Thursday, December 20, 2007

The kid comes around

I heard Kid Dakota years ago. They sent in a press kit and demo to a label I worked at that dropped a lotta names (in a way that makes you think, my, they are trying hard), and a demo of some songs that were, well, good, but nothing that would make you want to take them home, dub, or listen to in shipping while working all day.

My neighbor Dan lent me their follow-up CD The West Is The Future well over a year ago. It's a perfect record. It's recorded well. It says something. The varied vocals and lyrics both work. It comes in a gorgeous package. There's great flow song to song. There's incredible musicianship -- the drumming itself is beyond human. The sounds of the instruments and the sounds in the background cast settings they're so perfect. I think I'd quit my day job to be in an outfit this good.

The fellah that sings could have done an acoustic bit with these numbers. The lyrics hold up on themselves, and the subject matter, or perhaps locale -- South Dakota and Minnesota -- kinda lends itself to acoustic music. But fleshed out in this magical way, the songs are so much better. And that's quite an achievement.

The lyrics have a tone as consistent as a literary work would, a collection of related short stories, perhaps by someone like Sherwood Anderson.

duck huntin', ice fishin', Paul Bunyan, pilgrim, the thought of ten thousand lakes, at the Prairie Bowl, winterkill, be a better man, high on the horizon, the west is a promise, they're blood-related, drums in the distance, and there's unrest, and now the minister has come, tumbleweed at breakneck speed, this here county, in spite of the airplanes, bless you my beauty, the west is an old lie, bless you my little one, howdy there, pilgrim.

I've had this CD in my life since 2004. It's one to own, to cherish. It's held up as high art. I finally found a copy in Chicago last weekend. I forgot how much I liked the art ("by Will Schaff" it says). It's one to reflect on, because it's saying something. It's one to take apart musically, because this drummer Christopher McGuire, is downright incredible and original in a way that you know that mentally he has to be ordered unlike most humans, but has found a way to use that to his advantage, because the drumming seems inhuman, beyond human, yet at the very same time not too too showy.

My favorite three tracks are:

Pine Ridge
Atomic Pilgrim

Wednesday, December 12, 2007

Ike Turner, Dead at 76

He hit me, and it felt like a kiss.

Here's the full AP piece:

Musician Ike Turner Dies at 76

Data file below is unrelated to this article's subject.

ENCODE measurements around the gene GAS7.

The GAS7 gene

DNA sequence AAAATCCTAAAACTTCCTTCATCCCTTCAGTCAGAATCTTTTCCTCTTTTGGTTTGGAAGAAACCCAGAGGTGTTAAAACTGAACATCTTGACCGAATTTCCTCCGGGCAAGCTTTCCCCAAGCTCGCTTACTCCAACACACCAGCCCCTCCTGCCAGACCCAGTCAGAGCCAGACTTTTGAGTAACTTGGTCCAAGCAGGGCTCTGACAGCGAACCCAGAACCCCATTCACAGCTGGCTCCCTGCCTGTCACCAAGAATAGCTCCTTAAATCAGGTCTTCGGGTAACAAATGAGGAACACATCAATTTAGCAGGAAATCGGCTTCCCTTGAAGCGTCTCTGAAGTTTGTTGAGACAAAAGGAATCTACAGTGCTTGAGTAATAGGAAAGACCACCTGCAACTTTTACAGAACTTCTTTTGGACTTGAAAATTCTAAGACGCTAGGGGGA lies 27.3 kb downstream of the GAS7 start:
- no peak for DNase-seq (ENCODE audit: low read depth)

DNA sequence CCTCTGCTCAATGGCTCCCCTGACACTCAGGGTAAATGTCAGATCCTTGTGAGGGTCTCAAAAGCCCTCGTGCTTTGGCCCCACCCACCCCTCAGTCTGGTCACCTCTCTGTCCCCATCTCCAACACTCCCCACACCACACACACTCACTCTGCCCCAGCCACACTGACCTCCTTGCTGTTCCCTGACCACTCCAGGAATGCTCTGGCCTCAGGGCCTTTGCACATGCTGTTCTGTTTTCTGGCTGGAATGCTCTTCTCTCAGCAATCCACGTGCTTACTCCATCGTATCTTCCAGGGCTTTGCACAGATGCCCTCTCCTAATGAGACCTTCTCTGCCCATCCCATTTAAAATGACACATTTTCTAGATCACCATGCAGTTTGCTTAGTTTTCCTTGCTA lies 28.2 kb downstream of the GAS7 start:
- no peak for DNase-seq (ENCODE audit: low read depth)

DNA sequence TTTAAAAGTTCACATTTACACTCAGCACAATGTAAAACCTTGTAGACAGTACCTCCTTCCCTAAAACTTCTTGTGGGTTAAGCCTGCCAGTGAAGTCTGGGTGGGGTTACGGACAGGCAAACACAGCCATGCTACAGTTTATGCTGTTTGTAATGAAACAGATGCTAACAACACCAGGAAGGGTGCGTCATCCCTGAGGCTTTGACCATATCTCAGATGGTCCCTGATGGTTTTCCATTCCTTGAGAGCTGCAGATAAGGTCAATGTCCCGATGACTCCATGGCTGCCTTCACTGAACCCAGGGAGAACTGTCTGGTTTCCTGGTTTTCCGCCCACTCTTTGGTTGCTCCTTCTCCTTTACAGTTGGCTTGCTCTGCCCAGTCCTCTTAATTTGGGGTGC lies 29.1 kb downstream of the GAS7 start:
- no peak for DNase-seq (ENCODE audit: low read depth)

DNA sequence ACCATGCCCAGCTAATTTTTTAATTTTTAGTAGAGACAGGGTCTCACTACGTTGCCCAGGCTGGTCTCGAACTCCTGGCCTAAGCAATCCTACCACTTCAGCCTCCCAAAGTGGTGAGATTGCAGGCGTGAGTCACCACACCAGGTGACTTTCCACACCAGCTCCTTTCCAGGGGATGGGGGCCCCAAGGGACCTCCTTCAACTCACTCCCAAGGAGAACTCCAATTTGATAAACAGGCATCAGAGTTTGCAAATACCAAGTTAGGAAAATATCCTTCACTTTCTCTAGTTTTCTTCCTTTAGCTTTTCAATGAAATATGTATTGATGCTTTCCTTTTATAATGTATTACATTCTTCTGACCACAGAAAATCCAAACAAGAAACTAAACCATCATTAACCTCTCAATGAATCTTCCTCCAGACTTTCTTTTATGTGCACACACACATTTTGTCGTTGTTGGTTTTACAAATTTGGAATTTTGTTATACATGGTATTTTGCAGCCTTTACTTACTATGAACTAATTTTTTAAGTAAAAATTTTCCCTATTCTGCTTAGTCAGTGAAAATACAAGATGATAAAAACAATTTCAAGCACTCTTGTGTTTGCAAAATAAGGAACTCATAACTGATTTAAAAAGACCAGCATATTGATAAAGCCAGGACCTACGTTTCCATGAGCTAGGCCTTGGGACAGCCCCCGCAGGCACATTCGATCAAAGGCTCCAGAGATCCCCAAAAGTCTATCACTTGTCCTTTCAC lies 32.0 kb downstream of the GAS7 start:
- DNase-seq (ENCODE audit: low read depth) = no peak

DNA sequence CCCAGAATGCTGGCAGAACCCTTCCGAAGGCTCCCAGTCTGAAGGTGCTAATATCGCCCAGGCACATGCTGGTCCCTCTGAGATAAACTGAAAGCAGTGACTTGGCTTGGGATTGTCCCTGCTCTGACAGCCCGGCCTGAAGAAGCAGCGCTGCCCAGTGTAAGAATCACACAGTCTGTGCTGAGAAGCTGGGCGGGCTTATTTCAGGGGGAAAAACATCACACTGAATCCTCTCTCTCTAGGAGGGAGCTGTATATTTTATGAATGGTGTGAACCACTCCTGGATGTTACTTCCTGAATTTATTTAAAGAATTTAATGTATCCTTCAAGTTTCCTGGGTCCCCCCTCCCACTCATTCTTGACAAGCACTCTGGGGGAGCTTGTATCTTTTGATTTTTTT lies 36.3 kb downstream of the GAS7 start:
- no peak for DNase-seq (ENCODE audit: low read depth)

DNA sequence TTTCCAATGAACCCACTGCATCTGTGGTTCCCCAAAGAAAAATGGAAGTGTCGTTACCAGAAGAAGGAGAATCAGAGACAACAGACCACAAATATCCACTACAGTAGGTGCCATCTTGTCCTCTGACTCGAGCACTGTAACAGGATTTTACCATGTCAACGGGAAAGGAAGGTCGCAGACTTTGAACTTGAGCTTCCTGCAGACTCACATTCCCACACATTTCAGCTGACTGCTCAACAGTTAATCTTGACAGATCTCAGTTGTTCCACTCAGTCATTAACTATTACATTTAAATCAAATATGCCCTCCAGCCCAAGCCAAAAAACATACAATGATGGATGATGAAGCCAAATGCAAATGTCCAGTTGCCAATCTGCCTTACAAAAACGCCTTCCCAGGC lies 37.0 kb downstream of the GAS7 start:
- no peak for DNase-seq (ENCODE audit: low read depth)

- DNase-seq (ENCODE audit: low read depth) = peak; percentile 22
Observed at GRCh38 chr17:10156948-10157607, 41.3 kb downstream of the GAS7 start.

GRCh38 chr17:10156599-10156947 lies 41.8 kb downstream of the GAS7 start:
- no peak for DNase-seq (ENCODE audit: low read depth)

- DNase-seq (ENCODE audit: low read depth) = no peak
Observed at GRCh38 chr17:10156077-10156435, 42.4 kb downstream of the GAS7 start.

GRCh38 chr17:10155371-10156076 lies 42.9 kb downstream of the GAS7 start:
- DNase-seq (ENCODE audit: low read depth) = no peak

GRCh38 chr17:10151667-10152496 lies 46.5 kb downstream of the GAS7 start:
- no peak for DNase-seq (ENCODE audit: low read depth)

By ELLIOT SPAGAT Associated Press Writer

Dec 12th, 2007 SAN DIEGO -- Ike Turner, whose role as one of rock's critical architects was overshadowed by his ogrelike image as the man who brutally abused former wife and icon Tina Turner, died Wednesday at his home in suburban San Diego. He was 76.

"He did pass away this morning" at his home in San Marcos, in northern San Diego County, said Scott M. Hanover of Thrill Entertainment Group, which managed Turner's musical career.
There was no immediate word on the cause of death, which was first reported by celebrity Web site

Turner managed to rehabilitate his image somewhat in his later years, touring around the globe with his band the Kings of Rhythm and drawing critical acclaim for his work. He won a Grammy in 2007 in the traditional blues album category for "Risin' With the Blues."

But his image is forever identified as the drug-addicted, wife-abusing husband of Tina Turner. He was hauntingly portrayed by Laurence Fishburne in the movie "What's Love Got To Do With It," based on Tina Turner's autobiography.

In a 2001 interview with The Associated Press, Turner denied his ex-wife's claims of abuse and expressed frustration that he had been demonized in the media, adding that his historic role in rock's beginnings had been ignored.

"You can go ask Snoop Dogg or Eminem, you can ask the Rolling Stones or (Eric) Clapton, or you can ask anybody — anybody, they all know my contribution to music, but it hasn't been in print about what I've done or what I've contributed until now," he said.

Turner, a member of the Rock and Roll Hall of Fame, is credited by many rock historians with making the first rock 'n' roll record, "Rocket 88," in 1951. Produced by the legendary Sam Phillips, it was groundbreaking for its use of distorted electric guitar.

But as would be the case for most of his career, Turner, a prolific session guitarist and piano player, was not the star on the record — it was recorded with Turner's band but credited to singer Jackie Brenston.

And it would be another singer — a young woman named Anna Mae Bullock — who would bring Turner his greatest fame, and infamy.

Turner met the 18-year-old Bullock, whom he would later marry, in 1959 and quickly made the husky-voiced singer the lead singer of his group, refashioning her into the sexy Tina Turner. Her stage persona was highlighted by short skirts and stiletto heels that made her legs her most visible asset. But despite the glamorous image, she still sang with the grit and fervor of a rock singer with a twist of soul.

The pair would have two sons. They also produced a string of hits. The first, "A Fool In Love," was a top R&B song in 1959, and others followed, including "I Idolize You" and "It's Gonna Work Out Fine."

But over the years they're genre-defying sound would make them favorites on the rock 'n' roll scene, as they opened for acts like the Rolling Stones.

The densely layered hit "River Deep, Mountain High" was one of producer Phil Spector's proudest creations. A rousing version of "Proud Mary," a cover of the Creedence Clearwater Revival hit, became their signature song and won them a Grammy for best R&B vocal performance by a group.